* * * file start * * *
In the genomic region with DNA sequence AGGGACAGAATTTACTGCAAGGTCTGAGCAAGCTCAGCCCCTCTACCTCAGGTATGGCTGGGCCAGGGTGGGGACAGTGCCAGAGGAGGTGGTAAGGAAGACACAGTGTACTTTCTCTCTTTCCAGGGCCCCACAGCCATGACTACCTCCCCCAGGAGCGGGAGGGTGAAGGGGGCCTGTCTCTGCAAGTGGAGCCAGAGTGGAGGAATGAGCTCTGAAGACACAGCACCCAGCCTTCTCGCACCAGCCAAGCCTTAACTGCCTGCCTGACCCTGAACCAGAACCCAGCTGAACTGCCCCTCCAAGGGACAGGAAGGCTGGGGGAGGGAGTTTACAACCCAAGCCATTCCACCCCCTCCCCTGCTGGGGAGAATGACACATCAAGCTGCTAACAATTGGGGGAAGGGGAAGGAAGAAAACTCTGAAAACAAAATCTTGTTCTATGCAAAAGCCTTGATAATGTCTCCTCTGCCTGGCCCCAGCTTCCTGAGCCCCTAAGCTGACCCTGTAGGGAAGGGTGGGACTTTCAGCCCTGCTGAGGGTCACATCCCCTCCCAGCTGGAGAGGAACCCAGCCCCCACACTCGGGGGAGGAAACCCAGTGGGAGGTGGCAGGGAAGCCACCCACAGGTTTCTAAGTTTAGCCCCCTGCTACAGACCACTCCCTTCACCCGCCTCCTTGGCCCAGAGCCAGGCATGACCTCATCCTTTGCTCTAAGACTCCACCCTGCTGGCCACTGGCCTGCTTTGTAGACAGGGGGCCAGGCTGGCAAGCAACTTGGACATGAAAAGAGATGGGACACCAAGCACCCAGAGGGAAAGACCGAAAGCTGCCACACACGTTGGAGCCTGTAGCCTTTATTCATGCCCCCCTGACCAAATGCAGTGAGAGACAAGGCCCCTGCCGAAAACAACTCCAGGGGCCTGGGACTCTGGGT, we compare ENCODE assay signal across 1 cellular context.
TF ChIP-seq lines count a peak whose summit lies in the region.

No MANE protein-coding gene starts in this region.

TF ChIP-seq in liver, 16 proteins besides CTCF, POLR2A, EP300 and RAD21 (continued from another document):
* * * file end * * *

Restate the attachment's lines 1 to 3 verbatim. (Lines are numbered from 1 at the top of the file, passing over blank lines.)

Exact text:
In the genomic region with DNA sequence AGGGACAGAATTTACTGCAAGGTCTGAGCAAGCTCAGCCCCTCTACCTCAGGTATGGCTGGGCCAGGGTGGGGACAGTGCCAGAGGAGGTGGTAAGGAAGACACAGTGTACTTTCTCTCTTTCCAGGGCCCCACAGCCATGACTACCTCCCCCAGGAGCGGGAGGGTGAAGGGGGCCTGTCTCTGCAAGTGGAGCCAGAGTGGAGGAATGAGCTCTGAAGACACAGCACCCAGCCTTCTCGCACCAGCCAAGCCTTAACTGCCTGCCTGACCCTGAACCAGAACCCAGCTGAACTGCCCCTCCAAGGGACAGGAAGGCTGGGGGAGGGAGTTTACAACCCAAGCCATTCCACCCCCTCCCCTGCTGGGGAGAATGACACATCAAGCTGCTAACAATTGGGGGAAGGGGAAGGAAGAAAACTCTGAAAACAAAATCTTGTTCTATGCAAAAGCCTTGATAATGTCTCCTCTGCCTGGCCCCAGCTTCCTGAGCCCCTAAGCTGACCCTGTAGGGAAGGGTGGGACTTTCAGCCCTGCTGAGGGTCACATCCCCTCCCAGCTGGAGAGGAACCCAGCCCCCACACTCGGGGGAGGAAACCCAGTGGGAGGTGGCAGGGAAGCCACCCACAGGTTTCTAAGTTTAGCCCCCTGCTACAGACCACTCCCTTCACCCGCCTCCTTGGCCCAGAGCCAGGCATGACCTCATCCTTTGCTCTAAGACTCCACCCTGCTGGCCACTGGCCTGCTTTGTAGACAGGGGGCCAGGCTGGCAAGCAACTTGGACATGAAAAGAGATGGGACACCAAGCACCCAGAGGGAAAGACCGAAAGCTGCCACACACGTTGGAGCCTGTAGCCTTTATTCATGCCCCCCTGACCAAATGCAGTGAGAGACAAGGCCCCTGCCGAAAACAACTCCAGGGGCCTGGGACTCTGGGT, we compare ENCODE assay signal across 1 cellular context.
TF ChIP-seq lines count a peak whose summit lies in the region.

No MANE protein-coding gene starts in this region.